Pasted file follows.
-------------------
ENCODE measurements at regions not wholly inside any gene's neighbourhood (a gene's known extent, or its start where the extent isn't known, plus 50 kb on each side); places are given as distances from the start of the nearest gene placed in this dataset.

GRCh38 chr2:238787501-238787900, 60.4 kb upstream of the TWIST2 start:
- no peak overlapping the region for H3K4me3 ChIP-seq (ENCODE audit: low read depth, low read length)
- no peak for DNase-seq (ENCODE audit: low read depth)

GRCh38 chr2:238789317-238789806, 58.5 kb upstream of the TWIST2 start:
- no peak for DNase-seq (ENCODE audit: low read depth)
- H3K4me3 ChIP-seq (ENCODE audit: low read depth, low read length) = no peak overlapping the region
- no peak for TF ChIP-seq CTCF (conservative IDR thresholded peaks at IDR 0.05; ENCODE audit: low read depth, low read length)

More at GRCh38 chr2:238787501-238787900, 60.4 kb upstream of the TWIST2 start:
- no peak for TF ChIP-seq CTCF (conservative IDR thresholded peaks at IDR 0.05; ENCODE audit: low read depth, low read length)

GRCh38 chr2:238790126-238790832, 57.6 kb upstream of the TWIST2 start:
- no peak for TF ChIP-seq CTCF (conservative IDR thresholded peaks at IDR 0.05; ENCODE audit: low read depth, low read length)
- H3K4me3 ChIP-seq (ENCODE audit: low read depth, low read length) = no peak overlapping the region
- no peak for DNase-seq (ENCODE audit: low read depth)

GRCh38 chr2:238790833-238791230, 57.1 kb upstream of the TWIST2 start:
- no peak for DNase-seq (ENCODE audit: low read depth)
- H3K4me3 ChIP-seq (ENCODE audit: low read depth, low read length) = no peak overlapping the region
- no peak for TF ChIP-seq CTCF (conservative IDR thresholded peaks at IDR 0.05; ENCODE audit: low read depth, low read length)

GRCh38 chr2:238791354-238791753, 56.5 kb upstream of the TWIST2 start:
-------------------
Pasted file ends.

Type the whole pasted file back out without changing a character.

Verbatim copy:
ENCODE measurements at regions not wholly inside any gene's neighbourhood (a gene's known extent, or its start where the extent isn't known, plus 50 kb on each side); places are given as distances from the start of the nearest gene placed in this dataset.

GRCh38 chr2:238787501-238787900, 60.4 kb upstream of the TWIST2 start:
- no peak overlapping the region for H3K4me3 ChIP-seq (ENCODE audit: low read depth, low read length)
- no peak for DNase-seq (ENCODE audit: low read depth)

GRCh38 chr2:238789317-238789806, 58.5 kb upstream of the TWIST2 start:
- no peak for DNase-seq (ENCODE audit: low read depth)
- H3K4me3 ChIP-seq (ENCODE audit: low read depth, low read length) = no peak overlapping the region
- no peak for TF ChIP-seq CTCF (conservative IDR thresholded peaks at IDR 0.05; ENCODE audit: low read depth, low read length)

More at GRCh38 chr2:238787501-238787900, 60.4 kb upstream of the TWIST2 start:
- no peak for TF ChIP-seq CTCF (conservative IDR thresholded peaks at IDR 0.05; ENCODE audit: low read depth, low read length)

GRCh38 chr2:238790126-238790832, 57.6 kb upstream of the TWIST2 start:
- no peak for TF ChIP-seq CTCF (conservative IDR thresholded peaks at IDR 0.05; ENCODE audit: low read depth, low read length)
- H3K4me3 ChIP-seq (ENCODE audit: low read depth, low read length) = no peak overlapping the region
- no peak for DNase-seq (ENCODE audit: low read depth)

GRCh38 chr2:238790833-238791230, 57.1 kb upstream of the TWIST2 start:
- no peak for DNase-seq (ENCODE audit: low read depth)
- H3K4me3 ChIP-seq (ENCODE audit: low read depth, low read length) = no peak overlapping the region
- no peak for TF ChIP-seq CTCF (conservative IDR thresholded peaks at IDR 0.05; ENCODE audit: low read depth, low read length)

GRCh38 chr2:238791354-238791753, 56.5 kb upstream of the TWIST2 start: